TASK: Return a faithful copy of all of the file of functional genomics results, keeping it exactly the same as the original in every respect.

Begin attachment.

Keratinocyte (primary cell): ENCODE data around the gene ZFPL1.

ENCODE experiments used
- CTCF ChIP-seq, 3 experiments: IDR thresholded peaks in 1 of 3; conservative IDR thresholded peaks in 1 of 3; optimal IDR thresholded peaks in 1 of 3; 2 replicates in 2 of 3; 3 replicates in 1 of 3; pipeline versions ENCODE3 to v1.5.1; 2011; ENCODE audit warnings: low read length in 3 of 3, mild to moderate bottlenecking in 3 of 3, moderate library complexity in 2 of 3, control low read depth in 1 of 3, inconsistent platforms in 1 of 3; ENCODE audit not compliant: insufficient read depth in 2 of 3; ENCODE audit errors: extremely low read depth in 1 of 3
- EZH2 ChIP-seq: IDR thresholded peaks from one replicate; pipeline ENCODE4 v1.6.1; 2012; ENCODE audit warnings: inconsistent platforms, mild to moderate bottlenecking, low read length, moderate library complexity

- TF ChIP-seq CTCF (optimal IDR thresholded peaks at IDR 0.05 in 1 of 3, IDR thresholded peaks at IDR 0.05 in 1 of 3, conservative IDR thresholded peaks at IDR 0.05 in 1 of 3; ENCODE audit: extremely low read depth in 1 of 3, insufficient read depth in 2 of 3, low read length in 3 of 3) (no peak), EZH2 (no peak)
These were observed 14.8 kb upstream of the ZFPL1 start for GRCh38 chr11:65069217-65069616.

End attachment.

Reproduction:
Keratinocyte (primary cell): ENCODE data around the gene ZFPL1.

ENCODE experiments used
- CTCF ChIP-seq, 3 experiments: IDR thresholded peaks in 1 of 3; conservative IDR thresholded peaks in 1 of 3; optimal IDR thresholded peaks in 1 of 3; 2 replicates in 2 of 3; 3 replicates in 1 of 3; pipeline versions ENCODE3 to v1.5.1; 2011; ENCODE audit warnings: low read length in 3 of 3, mild to moderate bottlenecking in 3 of 3, moderate library complexity in 2 of 3, control low read depth in 1 of 3, inconsistent platforms in 1 of 3; ENCODE audit not compliant: insufficient read depth in 2 of 3; ENCODE audit errors: extremely low read depth in 1 of 3
- EZH2 ChIP-seq: IDR thresholded peaks from one replicate; pipeline ENCODE4 v1.6.1; 2012; ENCODE audit warnings: inconsistent platforms, mild to moderate bottlenecking, low read length, moderate library complexity

- TF ChIP-seq CTCF (optimal IDR thresholded peaks at IDR 0.05 in 1 of 3, IDR thresholded peaks at IDR 0.05 in 1 of 3, conservative IDR thresholded peaks at IDR 0.05 in 1 of 3; ENCODE audit: extremely low read depth in 1 of 3, insufficient read depth in 2 of 3, low read length in 3 of 3) (no peak), EZH2 (no peak)
These were observed 14.8 kb upstream of the ZFPL1 start for GRCh38 chr11:65069217-65069616.